While those weeks of lockdown are, hopefully, forever behind us there are some things we may now reflect upon in how we lead our lives in the future.
Most of us were thrown into a sudden stage of “go slow” in March and it was pretty alien to most people.
Confined to home and a 2km limit that gradually extended, what did we learn?
For me as a healthcare professional, there were some interesting revelations. It is very likely that our busy, BUSY and stressful lifestyles have been affecting health without us really thinking about it.
A study from University Hospital Lim-erick showed a clear reduction in the incidence of preterm labour among pregnant women during lockdown- this statistic is now being replicated in other countries. The number of premature ba-bies born went down. Were women less stressed? Were their lifestyles healthier? We will probably never really know why this happened. necdotal evidence among my own pa-tients showed that my pregnant diabetic patients had significant improvements in health. These women say they were after slowing down, had time to cook healthy food and exercise. No more rushing, eat-ing erratically and collapsing on the sofa after work in the evening.
Because of lockdown fertility services were shut down. Amazingly some of our couples were pregnant after the restric-tions were lifted when we rang them to start treatment. It makes one wonder what we should be doing in our future lives to try and replicate these facts.
We know people still have to work and earn a living. But many people are now saying that they will never again get back on the hamster wheel of “Pre-Cov-id”. Yet we could all slip back.
And for many people it has been an exceedingly stressful and difficult time. Can we change our lifestyles, even mar-ginally?
Being stressed on a constant basis impacts our health hugely. Constantly high cortisol (the stress hormone) affects our blood sugars, our blood pressure, our physical and mental health. It hugely affects fertility.
Finding balance in our lives is important. Find a small amount of time every day as “me time”.
Technology allowed people to do online classes such as Yoga or mindfulness. People learned to walk the dog, spend time with their families and incorporate exercises such as walking / running / cy-cling into their lives. We learned that the Irish weather shouldn’t stop that.
We need to continue this “Me Time” going forward.
Sleep and Work Life Balance
Getting adequate sleep is extremely important for everyone. It is when our bodies repair themselves.
Again, modifying our lives is necessary. No “pings” of notifications or emails at midnight is vital. Limiting screen time and coffee or other stimulants is neces-sary.
Pacing ourselves is important. Talking to people who have returned to work recently I think we know this. No matter what their profession, people feel they are providing a better quality service to clients because things are less rushed.
Working from Home: The Good and The Bad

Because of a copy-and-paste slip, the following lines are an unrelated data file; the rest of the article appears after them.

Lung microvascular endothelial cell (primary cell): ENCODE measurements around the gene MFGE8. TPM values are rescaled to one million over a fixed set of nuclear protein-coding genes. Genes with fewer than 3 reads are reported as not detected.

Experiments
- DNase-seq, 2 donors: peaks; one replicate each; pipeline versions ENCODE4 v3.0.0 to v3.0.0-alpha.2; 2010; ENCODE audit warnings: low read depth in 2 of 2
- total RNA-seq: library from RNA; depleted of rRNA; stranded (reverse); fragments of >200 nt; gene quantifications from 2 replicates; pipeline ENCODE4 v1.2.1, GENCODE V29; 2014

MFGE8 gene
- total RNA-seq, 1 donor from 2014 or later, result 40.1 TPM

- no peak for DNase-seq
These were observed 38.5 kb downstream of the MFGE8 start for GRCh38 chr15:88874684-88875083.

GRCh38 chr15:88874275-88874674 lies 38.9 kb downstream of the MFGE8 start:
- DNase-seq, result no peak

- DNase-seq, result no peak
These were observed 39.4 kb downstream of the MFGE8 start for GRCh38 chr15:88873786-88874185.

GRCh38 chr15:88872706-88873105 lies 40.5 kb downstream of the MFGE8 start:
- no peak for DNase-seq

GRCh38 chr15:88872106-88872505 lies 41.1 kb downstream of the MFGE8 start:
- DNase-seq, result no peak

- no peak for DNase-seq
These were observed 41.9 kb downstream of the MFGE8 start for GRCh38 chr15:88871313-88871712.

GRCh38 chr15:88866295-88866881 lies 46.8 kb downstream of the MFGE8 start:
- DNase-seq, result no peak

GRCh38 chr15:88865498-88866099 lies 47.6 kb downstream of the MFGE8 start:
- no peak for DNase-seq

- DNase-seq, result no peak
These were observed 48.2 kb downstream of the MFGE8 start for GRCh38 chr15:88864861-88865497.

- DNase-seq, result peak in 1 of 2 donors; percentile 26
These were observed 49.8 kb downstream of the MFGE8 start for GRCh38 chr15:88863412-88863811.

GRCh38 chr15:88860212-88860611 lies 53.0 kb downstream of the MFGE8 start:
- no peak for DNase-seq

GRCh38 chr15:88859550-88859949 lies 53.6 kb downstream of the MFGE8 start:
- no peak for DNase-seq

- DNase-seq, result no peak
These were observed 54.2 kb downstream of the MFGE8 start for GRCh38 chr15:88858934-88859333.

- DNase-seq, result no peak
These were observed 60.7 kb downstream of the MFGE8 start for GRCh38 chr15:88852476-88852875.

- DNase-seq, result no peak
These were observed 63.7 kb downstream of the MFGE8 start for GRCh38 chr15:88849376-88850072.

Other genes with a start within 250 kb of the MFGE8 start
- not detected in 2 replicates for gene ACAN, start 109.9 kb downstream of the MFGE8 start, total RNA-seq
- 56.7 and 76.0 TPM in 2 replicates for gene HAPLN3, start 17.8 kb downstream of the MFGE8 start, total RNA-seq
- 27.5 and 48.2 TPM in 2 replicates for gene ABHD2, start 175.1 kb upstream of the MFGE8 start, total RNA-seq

There were many people who were allowed to work from home as lockdown started; it was perceived as a temporary measure. Working from home takes some discipline and does not suit every-body or every job.If this is something you plan to continue, make sure you can structure it into your day / week.
It is crucial to ensure your workstation is safe and appropriate. We met many peo-ple working off kitchen tables etc. who developed soft tissue problems. There are a number of physiotherapists in our County who specialise in ergonomic assessments, then ensuring you are supplied with the correct work station is important. Employers have been amazed at how productive people have been while working from home.
But there is a sociable aspect to work- meeting people for coffee, catching up on news and networking These are also important and ZOOM meetings do not cut it. So getting out and about might mean looking at splitting your week between home and your workplace.
Changes in How We Now Deliver Healthcare
In an effort to make our hospitals and clinics safer during COVID most non-ur-gent procedures and appointments were postponed. Now that this phase has passed it is important that people touch base with their doctors to ensure a medical condi-tion is not allowed to worsen.
COVID has catapulted the concept of
“Virtual Consultations” into healthcare. At The Scotia Clinic we had a trial of new software, T-PRO, to carry out as many consultations as possible that were suit-able. Our biggest impasse was the poor broadband in Kerry. Virtual consultations are here to stay and must be facilitated. We can carry our assessments face to face and put a care plan in place.
We have been delighted to see how interested people are in now attending, virtually or otherwise, for health checks since lockdown. This period of reflection has seen an increase in people attending for checks on all aspects of their health.
Who needs a heath check? It is often good to look back on the health of your parents to see if there is a condition such as osteoporosis, diabetes or a hereditary condition. Putting a health plan in place My Take Home Message is that if some good will come out of the last few months it is that we know that we should make some sustainable changes to our lives to improve our health.
Our life expectancy in Ireland is now 84 years for women and 80 years for men. So let’s make these healthy years!!!!